What is a Legal Separation in Maryland?
Technically, there is no Legal Separation in Maryland. In Maryland, whether or not a couple is separated is a question of fact. If spouses are not having sexual relations and are not sleeping under the same roof (in the same residence), then they are considered to be separated. However, people often use the phrase “Legal Separation” to mean that they have signed a contract, called a separation agreement, which settles their marital property rights, alimony claims and other issues — but they have not yet obtained a divorce.
Can I force my spouse to move out of the marital home?
Post-separation living arrangements are a major concern for most divorcing couples, and many spouses want to know whether they can force the other spouse to leave the marital home.
Generally, the court is not inclined to bar one spouse from the marital home. In most instances, the courts will order the parties to “tough it out” and continue to live with each other until their case is fully litigated or resolved by agreement.
If the home is jointly titled or leased, you cannot force your spouse to leave the home. Each spouse has an equal right to stay and live in a jointly owned or leased home.
However, violence occurring in the home could change this equation. A spouse may be removed from the marital home for a period of time if there is a history of domestic violence in order to protect the safety of the other spouse or child of the parties. For this to occur, the abused spouse must seek and obtain a protective order which prohibits the abuser from any further contact. If granted, the abusive spouse may be banned from the marital home.
Whenever a court decides issues related to the custody of a minor child, the Court may also award use and possession of the family home to the custodial parent until the final divorce hearing. The other spouse is then required to vacate the home during the use and possession period.
Beyond the use and possession period, and at the time of divorce, the Court can either order the sale of the home, transfer the home to one spouse, or award the custodial parent use and possession of the home for up to three years from the time of the divorce. Upon conclusion of a use and possession order, the home will be sold or transferred to the other spouse.
What is a pendente lite hearing and why do I need one?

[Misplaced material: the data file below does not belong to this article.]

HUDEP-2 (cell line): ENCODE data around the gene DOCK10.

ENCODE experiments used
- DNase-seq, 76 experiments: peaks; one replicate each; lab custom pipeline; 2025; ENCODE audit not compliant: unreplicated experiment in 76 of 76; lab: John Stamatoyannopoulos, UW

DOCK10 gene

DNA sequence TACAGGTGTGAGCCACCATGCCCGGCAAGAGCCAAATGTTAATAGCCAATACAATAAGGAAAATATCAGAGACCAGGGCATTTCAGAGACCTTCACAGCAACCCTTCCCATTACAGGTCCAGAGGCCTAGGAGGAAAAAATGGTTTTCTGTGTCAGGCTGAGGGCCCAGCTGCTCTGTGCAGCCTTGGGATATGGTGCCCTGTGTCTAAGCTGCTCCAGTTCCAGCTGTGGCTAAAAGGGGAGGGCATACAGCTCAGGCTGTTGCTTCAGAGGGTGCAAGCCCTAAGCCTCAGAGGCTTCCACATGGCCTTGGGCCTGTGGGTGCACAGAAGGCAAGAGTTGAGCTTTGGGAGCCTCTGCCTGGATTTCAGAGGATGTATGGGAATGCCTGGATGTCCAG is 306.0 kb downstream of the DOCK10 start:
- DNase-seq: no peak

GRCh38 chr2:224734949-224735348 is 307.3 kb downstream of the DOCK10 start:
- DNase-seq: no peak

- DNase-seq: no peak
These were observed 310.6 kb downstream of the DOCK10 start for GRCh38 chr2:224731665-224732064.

The time immediately following a separation can be stressful for many reasons. The emotional and financial trauma of separation is compounded by the fact that there are no rules or guidelines to direct either side on what to do next. Not surprisingly, the newly separated spouses cannot agree on anything and are generally very angry and often not able to initially reach the most basic of agreements. Thus, when no temporary settlement is reached the court will schedule a pendente lite hearing to temporarily resolve these issues.
Pendente lite is Latin for pending litigation and refers to relief the court can award to spouses while their divorce litigation is pending. Accordingly, a pendente lite hearing is set at the time of the Scheduling Hearing (generally the parties’ first appearance in court) and is typically scheduled within a couple of months of the filing of the initial Complaint. At this hearing, the court can award temporary relief to either party, including visitation, child support, alimony, attorney’s fees, litigation costs, maintenance of health insurance and, rarely, use and possession of the family home.
It is important in some cases to resolve certain issues prior to the final divorce since some divorces may take a year or two to be finalized and the parties may need a temporary decision on issues during that time. In this way, a pendente lite hearing provides an opportunity for the litigants to resolve very basic and pressing issues.
Often times, a pendente lite hearing is heard before a Family Division Magistrate in the Circuit Court, who makes recommendations to a Judge. Either party may file exceptions if they object or disagree with the Magistrate’s recommendations. The exceptions are then ruled upon by a Circuit Court Judge.
Once a pendente lite order is issued by a Judge, it will stay in effect until the parties’ custody trial or divorce trial.
Have any questions about this topic, please call me (301) 231-0927.